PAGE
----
[llvm][gsoc] Where we at?

Hi,

I am wondering about the status of GSoc this year. The mailing list seems to be rather quiet on the topic. Has anyone thought of project ideas?

-- Kasra :smiley:

Hello

I am wondering about the status of GSoc this year. The mailing list seems to be rather quiet on the topic. Has anyone thought of project ideas?

We just received confirmation that LLVM was accepted for this year GSoC.
The ideas list, as usual, is placed at
http://llvm.org/OpenProjects.html (it also contains links to
subproject's ideas pages).

Please consider looking into
http://socghop.appspot.com/org/show/google/gsoc2009/llvm for more
details like application requirements, etc.

> I am wondering about the status of GSoc this year. The mailing list seems to be rather quiet on the topic. Has anyone thought of project ideas?
We just received confirmation that LLVM was accepted for this year GSoC.
The ideas list, as usual, is placed at
http://llvm.org/OpenProjects.html (it also contains links to
subproject's ideas pages).

Please consider looking into
http://socghop.appspot.com/org/show/google/gsoc2009/llvm for more
details like application requirements, etc.

Also I think it was agreed that we would not accept applications from
students who have never contributed to LLVM in any way. So, if you want
to be a GSoC LLVM student, rummage through the bugreports, find one you
can solve, solve it, send in your solution, and pray it gets applied!
The idea is that we want proof that students are actually capable of
contributing before accepting applications; we don't want to discover
that a student is never going to produce anything halfway through their
GSoC project (as has happened in the past).

Ciao,

Duncan.

I am wondering about the status of GSoc this year. The mailing list seems to be rather quiet on the topic. Has anyone thought of project ideas?

We just received confirmation that LLVM was accepted for this year GSoC.
The ideas list, as usual, is placed at
http://llvm.org/OpenProjects.html (it also contains links to
subproject's ideas pages).

Please consider looking into
http://socghop.appspot.com/org/show/google/gsoc2009/llvm for more
details like application requirements, etc.

Also I think it was agreed that we would not accept applications from
students who have never contributed to LLVM in any way. So, if you want
to be a GSoC LLVM student, rummage through the bugreports, find one you
can solve, solve it, send in your solution, and pray it gets applied!
The idea is that we want proof that students are actually capable of
contributing before accepting applications; we don't want to discover
that a student is never going to produce anything halfway through their
GSoC project (as has happened in the past).

First, thanks to Anton for enrolling the LLVM organization into GSOC and setting up the application template!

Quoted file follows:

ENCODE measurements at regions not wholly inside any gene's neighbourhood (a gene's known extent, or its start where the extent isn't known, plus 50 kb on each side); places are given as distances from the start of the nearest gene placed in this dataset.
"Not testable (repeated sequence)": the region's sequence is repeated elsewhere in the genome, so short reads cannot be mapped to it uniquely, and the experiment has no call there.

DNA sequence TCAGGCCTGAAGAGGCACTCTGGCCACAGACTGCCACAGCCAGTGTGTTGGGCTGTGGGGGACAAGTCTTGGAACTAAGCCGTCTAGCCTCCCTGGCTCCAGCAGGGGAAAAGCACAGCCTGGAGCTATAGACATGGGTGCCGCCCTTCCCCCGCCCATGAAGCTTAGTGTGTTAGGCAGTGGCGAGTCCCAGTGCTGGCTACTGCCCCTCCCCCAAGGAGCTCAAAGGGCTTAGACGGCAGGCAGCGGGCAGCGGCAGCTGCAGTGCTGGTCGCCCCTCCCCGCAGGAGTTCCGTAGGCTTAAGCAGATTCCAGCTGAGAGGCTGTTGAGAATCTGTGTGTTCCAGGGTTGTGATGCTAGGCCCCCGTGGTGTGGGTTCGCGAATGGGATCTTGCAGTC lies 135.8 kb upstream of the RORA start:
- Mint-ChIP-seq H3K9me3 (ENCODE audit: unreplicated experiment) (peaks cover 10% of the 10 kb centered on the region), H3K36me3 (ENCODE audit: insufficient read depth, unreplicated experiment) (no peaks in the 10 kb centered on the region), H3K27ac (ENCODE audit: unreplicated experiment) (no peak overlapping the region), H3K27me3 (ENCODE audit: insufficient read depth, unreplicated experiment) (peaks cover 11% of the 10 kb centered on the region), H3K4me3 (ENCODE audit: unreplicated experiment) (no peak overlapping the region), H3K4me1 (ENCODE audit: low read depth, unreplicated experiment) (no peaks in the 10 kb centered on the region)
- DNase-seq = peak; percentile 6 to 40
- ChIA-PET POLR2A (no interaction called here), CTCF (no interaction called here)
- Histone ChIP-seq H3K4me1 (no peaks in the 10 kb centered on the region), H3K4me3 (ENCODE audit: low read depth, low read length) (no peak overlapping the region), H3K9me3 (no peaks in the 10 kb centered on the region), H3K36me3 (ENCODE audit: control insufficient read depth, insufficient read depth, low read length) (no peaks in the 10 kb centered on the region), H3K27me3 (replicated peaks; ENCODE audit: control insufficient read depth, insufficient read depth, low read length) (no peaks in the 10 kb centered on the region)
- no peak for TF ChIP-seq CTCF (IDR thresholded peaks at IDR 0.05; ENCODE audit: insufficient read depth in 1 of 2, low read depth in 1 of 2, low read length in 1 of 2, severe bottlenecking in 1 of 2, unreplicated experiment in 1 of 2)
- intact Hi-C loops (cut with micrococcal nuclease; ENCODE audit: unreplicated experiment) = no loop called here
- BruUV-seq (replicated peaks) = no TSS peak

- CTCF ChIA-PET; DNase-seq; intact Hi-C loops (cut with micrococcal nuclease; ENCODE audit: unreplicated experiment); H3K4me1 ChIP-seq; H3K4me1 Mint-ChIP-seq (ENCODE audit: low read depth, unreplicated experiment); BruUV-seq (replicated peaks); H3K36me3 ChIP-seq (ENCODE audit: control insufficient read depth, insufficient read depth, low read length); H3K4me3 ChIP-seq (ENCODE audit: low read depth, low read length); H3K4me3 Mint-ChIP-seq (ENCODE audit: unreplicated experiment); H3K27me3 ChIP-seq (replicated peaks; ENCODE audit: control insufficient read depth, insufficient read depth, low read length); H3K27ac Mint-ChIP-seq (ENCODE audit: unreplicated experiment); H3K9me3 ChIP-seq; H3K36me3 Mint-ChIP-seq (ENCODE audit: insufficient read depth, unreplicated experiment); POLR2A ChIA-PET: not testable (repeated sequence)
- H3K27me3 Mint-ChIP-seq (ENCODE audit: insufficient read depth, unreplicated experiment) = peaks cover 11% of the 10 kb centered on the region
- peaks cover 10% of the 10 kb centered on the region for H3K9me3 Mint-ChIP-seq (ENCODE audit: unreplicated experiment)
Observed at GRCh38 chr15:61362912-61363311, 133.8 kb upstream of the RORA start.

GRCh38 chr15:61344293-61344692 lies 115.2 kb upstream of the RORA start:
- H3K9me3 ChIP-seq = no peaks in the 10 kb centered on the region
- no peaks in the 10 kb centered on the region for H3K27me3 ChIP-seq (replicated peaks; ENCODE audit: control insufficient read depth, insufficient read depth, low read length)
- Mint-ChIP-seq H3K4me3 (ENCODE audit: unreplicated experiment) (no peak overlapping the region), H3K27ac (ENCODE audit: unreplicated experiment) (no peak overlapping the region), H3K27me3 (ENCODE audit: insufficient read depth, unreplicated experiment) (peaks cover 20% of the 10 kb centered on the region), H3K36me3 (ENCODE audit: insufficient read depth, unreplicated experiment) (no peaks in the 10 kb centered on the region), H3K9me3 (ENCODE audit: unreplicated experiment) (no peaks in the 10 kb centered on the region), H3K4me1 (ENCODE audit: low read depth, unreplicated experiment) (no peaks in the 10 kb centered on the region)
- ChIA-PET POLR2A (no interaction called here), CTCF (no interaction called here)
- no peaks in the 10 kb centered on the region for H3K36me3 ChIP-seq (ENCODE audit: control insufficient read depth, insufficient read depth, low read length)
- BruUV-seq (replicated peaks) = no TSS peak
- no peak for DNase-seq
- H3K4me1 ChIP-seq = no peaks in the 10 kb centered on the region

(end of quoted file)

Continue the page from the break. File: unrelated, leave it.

Anton and I are the organization admin's for LLVM's GSOC participation. I'd like to clarify the statement above.

Not having contributed to LLVM before will **not** disqualify you. However, prior LLVM contributions and experience is is taken into consideration when selecting and ranking applications. Mentors may also take it into consideration when selecting which students they would like to mentor. The application asks you to include this information.

Thanks,
Tanya Lattner

Hi Tanya,

Not having contributed to LLVM before will **not** disqualify you.
However, prior LLVM contributions and experience is is taken into
consideration when selecting and ranking applications. Mentors may also
take it into consideration when selecting which students they would like
to mentor. The application asks you to include this information.

maybe I expressed myself unclearly. I wasn't saying that students
should have contributed to LLVM in the past, but that we are asking
applicants to prove themselves by making at least some improvement
to LLVM before we'll choose them for a GSoC position. So it is
perfectly fine if someone turns up who we've never seen before, but
then we want them to do something useful (perhaps very minor) to show
that they are capable of making a contribution. As you may recall
we've had a high failure rate for GSoC projects in the past. Anton
pointed out last year that several projects had found an effective way
of increasing the success rate: requiring students to fix something,
anything, if they wanted to be accepted. I thought we had agreed on
this last year? I don't think it's unreasonable to want to see a
patch from prospective students. If they are the kind of person we
are looking for then doing so should be child's play for them. And
if fixing some small problem of their choice is too hard for them,
then they are never going to succeed with a GSoC project.

Ciao,

Duncan.